Jordan D. Maglich Tuesday, June 12, 2012 at 9:03PM
The Securities and Exchange Commission ("SEC") today sued fourteen individuals who misrepresented the safety of investments in the now-defunct Agape World ("Agape") that was later discovered to be a $415 million Ponzi scheme. Those named are Bryan Arias, Hugo A. Arias, Anthony C. Ciccone, Salvatore Ciccone, Diane Kaylor, Jason A. Keryc, Anthony Massaro, Christopher E. Curran, Ryan K. Dunaske, Michael P. Dunne, Martin C. Hartmann III, Michael D. Keryc, Ronald R. Roaldsen, Jr., and Laura Ann Tordy. These defendants were brokers, account representatives, and vice presidents for Agape, and in their capacity as the principal sales agents for the scheme, made misrepresentations to thousands of investors as to the safety of their investment whilst also promising above-average returns in a very short period of time. The SEC is pursuing injunctive relief, disgorgement of all ill-gotten gains, and civil monetary penalties against each of the defendants.
Agape was a nationwide Ponzi scheme orchestrated by Nicholas J. Cosmo, whose exploits earned him the nickname as the "New York Mini-Madoff". After being indicted in April 2009, Cosmo pled guilty to one count of wire fraud and one count of mail fraud, and was sentenced to twenty-five years in federal prison in October 2011. According to prosecutors, Agape solicited over 5,000 investors nationwide, offering exorbitant short-term returns that were the equivalent of eighty percent annually. Cosmo told potential investors that these returns were achieved by making profitable short-term bridge loans. As a result, Cosmo and Agape took in approximately $413 million from thousands of investors nationwide. However, in reality Cosmo used only $30 million to make the bridge loans, and also squandered $80 million by engaging in unauthorized trading in commodities and futures positions. Approximately $232 million was paid to investors in the form of fictitious interest payments.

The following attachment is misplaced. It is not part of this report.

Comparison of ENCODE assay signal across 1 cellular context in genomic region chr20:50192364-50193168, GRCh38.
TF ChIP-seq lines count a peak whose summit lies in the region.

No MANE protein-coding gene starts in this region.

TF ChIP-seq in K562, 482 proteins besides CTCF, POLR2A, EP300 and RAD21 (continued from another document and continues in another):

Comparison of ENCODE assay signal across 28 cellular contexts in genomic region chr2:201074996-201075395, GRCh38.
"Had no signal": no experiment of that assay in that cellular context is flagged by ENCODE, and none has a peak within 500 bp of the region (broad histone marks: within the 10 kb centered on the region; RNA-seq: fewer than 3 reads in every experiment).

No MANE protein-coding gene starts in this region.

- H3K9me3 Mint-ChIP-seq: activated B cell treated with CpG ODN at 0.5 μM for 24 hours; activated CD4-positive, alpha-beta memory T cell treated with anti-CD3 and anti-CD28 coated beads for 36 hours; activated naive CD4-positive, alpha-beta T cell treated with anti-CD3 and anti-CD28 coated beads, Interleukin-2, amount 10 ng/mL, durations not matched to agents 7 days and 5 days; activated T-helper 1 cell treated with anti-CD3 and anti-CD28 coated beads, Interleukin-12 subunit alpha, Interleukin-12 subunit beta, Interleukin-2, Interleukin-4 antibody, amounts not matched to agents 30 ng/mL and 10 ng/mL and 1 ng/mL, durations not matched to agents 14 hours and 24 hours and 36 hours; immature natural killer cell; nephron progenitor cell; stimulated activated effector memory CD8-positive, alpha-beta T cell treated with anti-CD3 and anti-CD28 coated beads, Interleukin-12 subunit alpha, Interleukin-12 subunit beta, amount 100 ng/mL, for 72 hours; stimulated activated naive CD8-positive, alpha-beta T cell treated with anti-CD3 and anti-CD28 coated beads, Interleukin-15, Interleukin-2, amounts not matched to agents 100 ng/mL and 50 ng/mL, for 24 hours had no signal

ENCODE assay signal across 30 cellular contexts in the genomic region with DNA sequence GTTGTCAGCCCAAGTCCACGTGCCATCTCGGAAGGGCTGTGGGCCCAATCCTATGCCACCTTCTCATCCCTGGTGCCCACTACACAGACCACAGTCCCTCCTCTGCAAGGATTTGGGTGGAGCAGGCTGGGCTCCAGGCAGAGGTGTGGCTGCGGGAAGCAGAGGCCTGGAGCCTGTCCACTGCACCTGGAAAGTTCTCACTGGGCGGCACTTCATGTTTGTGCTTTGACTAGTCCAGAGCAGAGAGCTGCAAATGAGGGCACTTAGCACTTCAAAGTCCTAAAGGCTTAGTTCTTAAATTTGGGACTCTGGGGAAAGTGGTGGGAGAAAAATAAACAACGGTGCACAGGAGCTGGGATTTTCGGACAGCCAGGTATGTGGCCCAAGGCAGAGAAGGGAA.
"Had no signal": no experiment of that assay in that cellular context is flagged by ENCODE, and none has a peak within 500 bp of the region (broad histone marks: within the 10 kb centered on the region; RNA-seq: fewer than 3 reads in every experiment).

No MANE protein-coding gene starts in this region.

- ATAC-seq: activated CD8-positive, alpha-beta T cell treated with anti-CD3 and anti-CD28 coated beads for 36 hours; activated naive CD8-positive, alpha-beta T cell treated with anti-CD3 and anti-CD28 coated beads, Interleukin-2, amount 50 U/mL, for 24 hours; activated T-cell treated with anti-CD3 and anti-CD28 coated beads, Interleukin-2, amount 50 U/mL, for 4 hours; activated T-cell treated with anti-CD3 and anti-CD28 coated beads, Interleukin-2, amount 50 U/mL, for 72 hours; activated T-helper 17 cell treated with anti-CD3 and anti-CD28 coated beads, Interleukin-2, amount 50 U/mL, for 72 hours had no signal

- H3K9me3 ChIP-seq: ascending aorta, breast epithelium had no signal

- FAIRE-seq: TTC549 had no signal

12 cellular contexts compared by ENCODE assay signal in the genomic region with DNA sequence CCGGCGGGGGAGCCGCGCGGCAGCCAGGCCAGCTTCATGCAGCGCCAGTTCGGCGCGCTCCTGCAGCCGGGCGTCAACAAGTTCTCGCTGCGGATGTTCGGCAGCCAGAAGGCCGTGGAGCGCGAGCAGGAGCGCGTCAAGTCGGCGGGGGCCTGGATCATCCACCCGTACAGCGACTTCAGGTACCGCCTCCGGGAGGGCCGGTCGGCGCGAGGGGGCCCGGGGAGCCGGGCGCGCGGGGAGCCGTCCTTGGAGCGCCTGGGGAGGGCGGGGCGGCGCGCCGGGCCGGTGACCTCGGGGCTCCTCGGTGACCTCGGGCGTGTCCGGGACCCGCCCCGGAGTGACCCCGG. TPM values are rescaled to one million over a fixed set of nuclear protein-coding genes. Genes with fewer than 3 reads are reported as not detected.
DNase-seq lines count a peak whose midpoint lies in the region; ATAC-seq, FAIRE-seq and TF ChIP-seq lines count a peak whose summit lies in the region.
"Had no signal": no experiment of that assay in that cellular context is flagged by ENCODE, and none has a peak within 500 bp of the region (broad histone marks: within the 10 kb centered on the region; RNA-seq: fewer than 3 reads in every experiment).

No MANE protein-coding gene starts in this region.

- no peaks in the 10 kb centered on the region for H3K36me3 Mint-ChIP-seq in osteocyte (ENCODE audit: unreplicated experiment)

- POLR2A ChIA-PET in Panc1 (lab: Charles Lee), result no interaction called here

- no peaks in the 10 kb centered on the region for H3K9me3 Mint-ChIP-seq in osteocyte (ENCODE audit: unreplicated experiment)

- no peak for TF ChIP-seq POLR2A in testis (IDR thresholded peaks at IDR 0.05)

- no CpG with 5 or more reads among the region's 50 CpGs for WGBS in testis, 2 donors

According to the SEC, over $60 million was paid in commissions to Agape brokers for continuing to bring in new investors. As alleged in the SEC's complaint, Defendants Bryan and Hugo Arias, Anthony and Salvatore Ciccone, Kaylor, Jason Keryc, and Massaro worked as brokers for Agape, with the remainder of the defendants working as so-called "sub-brokers". In their capacities as brokers and sub-brokers, the Defendants made numerous misrepresentations to potential investors, including the use of their funds, and the safety of the underlying investments. Additionally, in light of the short-term nature of the investments, the Defendants urged investors to "roll-over" their principal and accrued interest to continue to perpetuate the scheme and ignored numerous red flags of fraud, including Cosmo's prior criminal convictions for fraud, the promised exorbitant returns, and representation that only 1% of an investor's principal was at risk.
Defendants Jason Keryc, Anthony Massaro, Anthony Ciccone, and Diane Kaylor were also recently criminally charged with one count of conspiracy to commit mail fraud. If convicted, each faces criminal monetary penalties, as well as a maximum of ten years in federal prison.
A copy of the SEC Complaint is here.
A copy of the SEC Litigation release is here.
A copy of the criminal complaint filed against Defendants Keryc, Massaro, Ciccone, and Kaylor is here.